• Jim Farnsworth

CX in the times of the Coronavirus


Can love prevail in the time of cholera? Gabriel Garcia Marquez novel’s delves on ways in which love changes and endures through time and is particularly relevant for our times. At a time when businesses are confronted with life and death challenges, with our battle scars for proof, the CX community is well armed to share some lessons for the benefit of both society and organizations still attempting to find their feet under the new normal. Below are 12 battlefronts where the CX challenge and the fight against the Corona virus are eerily similar:

Winning in CX Conquering the Corona Virus

1. Leaders Lead. True leaders corral their troops, unite their people and give hope to their followers. Leaders are responsible for empowering and instilling a learning culture in the organization where employees are not afraid to try new things, fail and learn by experiment. The focus is on improving the outcome for the customer NOT on scoring points against one another. It is in a crisis that the true character of a leader is revealed. Playing politics in a time of need favors the common enemy. Blaming Tom, Dick and Harry for the outbreak doesn’t solve the problem at hand. In UK the Royal Mint have used their engineering skills to make medical visors to help protect medical staff at the NHS.

2. Decisive leadership.Top-down leadership is vital to drive CX as more than often than not you have to choral efforts across different functions of the organization. When the efforts are not led from the top, it will feel like an orchestra playing without a conductor. Time is not your friend when there is a crisis on your hand. The more you procrastinate, problems will amplify and get out of hand. Lack of decisive leadership means that local authorities are left guessing whether to open or close borders, which events should be cancelled, whether or not to leave schools open.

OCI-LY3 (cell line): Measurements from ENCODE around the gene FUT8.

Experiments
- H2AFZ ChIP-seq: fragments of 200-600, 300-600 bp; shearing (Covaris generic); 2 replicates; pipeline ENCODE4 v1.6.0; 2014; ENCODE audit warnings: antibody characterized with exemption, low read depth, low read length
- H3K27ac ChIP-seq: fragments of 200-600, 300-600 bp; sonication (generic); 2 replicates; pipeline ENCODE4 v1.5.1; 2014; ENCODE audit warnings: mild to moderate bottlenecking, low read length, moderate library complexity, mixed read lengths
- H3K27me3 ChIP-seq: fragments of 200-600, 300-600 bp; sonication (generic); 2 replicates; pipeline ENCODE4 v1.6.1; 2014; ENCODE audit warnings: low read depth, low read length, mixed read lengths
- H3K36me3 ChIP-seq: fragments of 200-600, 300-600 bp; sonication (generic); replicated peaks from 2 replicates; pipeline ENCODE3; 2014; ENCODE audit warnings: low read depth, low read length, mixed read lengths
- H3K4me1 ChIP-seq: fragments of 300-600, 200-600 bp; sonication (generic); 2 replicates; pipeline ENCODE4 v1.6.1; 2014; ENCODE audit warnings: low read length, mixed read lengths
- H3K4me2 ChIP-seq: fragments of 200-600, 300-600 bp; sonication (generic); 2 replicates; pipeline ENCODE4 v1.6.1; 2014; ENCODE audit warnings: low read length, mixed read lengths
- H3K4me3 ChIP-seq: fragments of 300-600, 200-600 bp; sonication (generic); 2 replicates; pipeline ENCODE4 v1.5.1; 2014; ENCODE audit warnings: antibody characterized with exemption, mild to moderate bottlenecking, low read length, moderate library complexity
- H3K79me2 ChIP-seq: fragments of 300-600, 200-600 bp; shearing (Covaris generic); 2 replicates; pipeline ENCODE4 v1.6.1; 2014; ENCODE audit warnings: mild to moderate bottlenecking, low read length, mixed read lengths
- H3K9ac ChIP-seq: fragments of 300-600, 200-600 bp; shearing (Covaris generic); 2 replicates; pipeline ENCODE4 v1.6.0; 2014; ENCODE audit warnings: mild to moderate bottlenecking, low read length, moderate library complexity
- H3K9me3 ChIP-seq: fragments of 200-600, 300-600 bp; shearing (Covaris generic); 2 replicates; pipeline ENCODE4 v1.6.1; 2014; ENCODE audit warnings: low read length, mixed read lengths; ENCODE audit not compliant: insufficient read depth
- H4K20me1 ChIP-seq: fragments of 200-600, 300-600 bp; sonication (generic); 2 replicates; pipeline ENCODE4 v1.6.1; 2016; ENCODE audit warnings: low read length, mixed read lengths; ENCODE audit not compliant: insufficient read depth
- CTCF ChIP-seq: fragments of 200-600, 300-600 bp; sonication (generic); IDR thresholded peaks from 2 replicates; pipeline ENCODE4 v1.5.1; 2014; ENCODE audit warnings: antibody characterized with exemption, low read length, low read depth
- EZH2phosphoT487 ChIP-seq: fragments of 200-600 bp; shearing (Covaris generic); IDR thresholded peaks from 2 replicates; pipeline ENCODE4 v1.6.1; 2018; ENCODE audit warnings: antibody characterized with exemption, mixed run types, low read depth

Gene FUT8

3. Miracle cure? There is no silver bullet for CX. Instead it is the sum of all parts that helps move the needle. While there is no miracle cure for COVID-19 yet, it is the concerted efforts of the entire community which is much needed to fight the virus.

4. Goal Setting. Disney keeps their staff honest on displaying the right behaviors in their theme parks. Employees are in full control of their KPI and collective action helps move the needle on the topline metric which drives exec incentives. Setting Easter as the goal for relaxing Corona virus controls and then having to push back doesn’t look good. Should such deadlines be linked to more clear outcomes such as smoothing the curve instead?

5. Listen to your frontline. In any organization, your frontline is the face of the organization and are the ones who have their ears closest to the ground. Failing to engage them. In Wuhan, ophthalmologist Li Wenliang was the canary in the mine calling on Chinese authorities to step up their response to fight the Corona virus. Precious time was wasted due to authorities scrambling to cover up the extent of the problem